Roberts has promised to make this radio show recreation thing an annual outing, and has picked some Christmas short stories for 2012. Myself, an actor/sound effects person doing old time radio shows with an acting troupe in Midland, well, I can’t wait. They are ever so much fun (and I always pick up tips from what SVSU does!)

Friday, November 25, 2011

Welcome to 'Jill's World' on the 2011 Saginaw Bay Symphony Orchestra's Holiday Housewalk

Roses abound in Jill Garber's home

by Janet I. Martineau
Roses. Mirrors. And countless collectibles.
Those are the images that endure after visiting the tucked-from-view Hope Willow Farm home belonging to Jill Garber and her husband Mike Kavanaugh.
That and the graciousness of Garber herself, who has transformed her Thomas Township dwelling into an atmosphere evoking the Edwardian era of “Somewhere in Time” juxtaposed with a contemporary California seaside cottage.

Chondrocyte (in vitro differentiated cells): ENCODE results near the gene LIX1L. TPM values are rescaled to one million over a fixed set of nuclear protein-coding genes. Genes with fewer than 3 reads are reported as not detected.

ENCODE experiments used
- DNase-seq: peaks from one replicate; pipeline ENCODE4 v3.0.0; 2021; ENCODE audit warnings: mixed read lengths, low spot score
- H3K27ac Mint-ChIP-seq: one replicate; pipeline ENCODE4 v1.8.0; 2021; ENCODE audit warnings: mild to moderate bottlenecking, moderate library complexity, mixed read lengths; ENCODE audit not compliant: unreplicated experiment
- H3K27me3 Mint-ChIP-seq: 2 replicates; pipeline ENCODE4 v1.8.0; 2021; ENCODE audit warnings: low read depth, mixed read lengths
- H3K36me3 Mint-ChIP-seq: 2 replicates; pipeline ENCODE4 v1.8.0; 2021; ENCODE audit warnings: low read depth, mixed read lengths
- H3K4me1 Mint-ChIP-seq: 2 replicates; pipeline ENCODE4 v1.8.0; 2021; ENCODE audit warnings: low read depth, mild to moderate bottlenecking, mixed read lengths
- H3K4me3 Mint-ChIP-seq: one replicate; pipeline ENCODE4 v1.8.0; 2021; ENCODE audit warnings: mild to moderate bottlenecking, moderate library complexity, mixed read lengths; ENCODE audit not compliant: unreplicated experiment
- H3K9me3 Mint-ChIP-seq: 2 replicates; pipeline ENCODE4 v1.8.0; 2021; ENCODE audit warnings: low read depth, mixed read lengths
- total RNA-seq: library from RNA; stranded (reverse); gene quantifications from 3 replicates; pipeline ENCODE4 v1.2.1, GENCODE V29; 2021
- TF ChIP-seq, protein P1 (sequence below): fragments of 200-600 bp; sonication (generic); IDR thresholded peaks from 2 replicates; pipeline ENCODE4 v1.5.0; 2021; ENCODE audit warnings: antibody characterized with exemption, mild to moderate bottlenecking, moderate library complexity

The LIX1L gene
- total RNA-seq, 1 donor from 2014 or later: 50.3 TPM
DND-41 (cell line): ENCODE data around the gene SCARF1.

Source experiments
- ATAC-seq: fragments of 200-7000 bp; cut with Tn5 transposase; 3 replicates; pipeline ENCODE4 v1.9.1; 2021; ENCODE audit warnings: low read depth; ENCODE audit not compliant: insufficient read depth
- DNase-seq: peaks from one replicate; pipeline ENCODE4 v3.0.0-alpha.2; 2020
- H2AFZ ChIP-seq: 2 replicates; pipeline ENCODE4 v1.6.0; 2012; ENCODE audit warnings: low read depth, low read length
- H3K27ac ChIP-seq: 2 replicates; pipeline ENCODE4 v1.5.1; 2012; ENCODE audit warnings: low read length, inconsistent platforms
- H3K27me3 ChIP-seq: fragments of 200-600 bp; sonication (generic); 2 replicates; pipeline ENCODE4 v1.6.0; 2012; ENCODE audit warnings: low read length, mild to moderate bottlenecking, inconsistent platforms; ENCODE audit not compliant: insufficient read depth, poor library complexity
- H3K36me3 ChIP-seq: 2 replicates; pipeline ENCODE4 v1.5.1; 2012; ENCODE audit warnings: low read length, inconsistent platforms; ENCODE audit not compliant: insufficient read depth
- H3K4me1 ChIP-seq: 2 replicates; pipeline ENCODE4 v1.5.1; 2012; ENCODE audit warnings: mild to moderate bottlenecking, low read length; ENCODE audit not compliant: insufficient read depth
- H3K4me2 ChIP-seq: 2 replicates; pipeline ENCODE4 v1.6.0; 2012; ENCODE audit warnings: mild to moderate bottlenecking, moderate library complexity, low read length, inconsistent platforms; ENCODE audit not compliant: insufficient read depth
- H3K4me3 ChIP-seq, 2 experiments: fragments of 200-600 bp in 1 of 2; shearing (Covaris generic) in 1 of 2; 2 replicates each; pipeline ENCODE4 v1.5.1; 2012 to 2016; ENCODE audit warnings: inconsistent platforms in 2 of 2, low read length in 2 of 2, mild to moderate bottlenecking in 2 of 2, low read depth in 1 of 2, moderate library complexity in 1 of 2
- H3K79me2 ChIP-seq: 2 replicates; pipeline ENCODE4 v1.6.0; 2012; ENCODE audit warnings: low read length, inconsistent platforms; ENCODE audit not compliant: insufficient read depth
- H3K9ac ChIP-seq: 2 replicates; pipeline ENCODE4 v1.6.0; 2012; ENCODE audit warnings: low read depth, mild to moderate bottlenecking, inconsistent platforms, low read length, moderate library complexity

“I am romantic and sentimental,” admits Garber, the sister of Saginaw Spirit/Garber Management’s Richard J. Garber. 
“I like to create sentimental vignettes and nostalgic displays,” she says of the French furniture, vintage linens, Hollywood costumes, rose-motif wall paper, English porcelain, sterling silver perfume bottles, limoges china,  and  cut crystal powder jars. 
“And I like to collect -- to buy and sell. I started collecting when I was age 10 or 12, with my allowance; the first thing I bought was a  stained glass lamp at a barn sale.”
The mantle festooned with trees
Every room has at least one mirror in it to increase the sense of space. The oak flooring  is created to look like driftwood -- hence the seaside beach house palette. 

And this time of year, added to all that is Christmas galore -- including bottle brush trees, vintage glitter houses,  and 100 velvet-trimmed egg shell ornaments she and her grandmother made when Jill was around 7.